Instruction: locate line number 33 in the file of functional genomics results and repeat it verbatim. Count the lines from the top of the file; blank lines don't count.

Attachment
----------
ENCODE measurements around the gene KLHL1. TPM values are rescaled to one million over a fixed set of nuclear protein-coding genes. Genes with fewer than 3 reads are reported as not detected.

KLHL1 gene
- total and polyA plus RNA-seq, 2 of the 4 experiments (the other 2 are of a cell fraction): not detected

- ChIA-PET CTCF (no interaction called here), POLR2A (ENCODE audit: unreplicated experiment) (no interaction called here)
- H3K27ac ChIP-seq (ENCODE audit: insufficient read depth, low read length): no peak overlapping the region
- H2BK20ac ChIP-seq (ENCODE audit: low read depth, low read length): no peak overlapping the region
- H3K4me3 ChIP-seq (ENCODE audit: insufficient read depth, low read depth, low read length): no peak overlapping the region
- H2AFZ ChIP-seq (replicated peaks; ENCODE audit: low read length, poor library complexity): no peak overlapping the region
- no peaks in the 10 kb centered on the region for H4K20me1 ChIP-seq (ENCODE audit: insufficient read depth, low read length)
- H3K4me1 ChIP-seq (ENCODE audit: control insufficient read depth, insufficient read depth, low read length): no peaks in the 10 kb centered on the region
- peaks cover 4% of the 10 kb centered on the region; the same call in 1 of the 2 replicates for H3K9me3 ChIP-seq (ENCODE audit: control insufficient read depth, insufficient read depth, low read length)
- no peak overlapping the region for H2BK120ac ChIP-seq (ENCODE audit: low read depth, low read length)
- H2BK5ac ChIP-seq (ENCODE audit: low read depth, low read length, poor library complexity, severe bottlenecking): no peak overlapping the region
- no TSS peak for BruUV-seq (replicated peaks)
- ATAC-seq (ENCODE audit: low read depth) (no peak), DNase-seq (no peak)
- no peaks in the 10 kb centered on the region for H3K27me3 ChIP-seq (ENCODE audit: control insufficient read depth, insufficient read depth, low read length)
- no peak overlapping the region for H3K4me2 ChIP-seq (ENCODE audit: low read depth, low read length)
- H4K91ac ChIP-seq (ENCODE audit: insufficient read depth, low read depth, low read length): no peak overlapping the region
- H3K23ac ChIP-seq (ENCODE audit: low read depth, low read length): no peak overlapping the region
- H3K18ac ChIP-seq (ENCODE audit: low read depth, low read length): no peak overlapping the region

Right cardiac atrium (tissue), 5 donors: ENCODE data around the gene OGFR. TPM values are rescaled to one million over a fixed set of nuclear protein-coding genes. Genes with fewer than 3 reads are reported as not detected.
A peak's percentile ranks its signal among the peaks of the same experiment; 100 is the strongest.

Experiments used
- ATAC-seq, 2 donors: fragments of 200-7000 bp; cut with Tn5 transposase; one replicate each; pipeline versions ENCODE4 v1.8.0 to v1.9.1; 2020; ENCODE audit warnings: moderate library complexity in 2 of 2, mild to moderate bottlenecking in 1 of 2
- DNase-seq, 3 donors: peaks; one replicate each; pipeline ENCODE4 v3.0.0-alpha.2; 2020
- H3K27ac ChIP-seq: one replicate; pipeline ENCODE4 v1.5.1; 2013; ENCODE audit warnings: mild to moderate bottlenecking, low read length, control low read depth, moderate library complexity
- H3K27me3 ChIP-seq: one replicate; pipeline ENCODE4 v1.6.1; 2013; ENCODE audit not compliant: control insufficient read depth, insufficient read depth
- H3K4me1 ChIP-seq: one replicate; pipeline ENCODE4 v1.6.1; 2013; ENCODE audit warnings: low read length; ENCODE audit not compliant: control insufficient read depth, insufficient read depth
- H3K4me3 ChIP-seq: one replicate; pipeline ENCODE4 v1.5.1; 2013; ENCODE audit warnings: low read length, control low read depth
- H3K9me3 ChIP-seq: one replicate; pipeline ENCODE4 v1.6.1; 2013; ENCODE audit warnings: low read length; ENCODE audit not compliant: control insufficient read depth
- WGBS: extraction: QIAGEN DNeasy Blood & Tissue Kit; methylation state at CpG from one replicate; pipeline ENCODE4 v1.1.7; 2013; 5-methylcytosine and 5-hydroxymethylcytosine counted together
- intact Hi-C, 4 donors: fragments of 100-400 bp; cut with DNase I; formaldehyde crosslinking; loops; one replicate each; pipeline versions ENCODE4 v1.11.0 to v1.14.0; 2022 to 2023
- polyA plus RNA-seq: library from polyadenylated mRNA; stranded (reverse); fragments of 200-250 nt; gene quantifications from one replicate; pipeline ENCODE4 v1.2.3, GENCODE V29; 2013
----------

- polyA plus RNA-seq: library from polyadenylated mRNA; stranded (reverse); fragments of 200-250 nt; gene quantifications from one replicate; pipeline ENCODE4 v1.2.3, GENCODE V29; 2013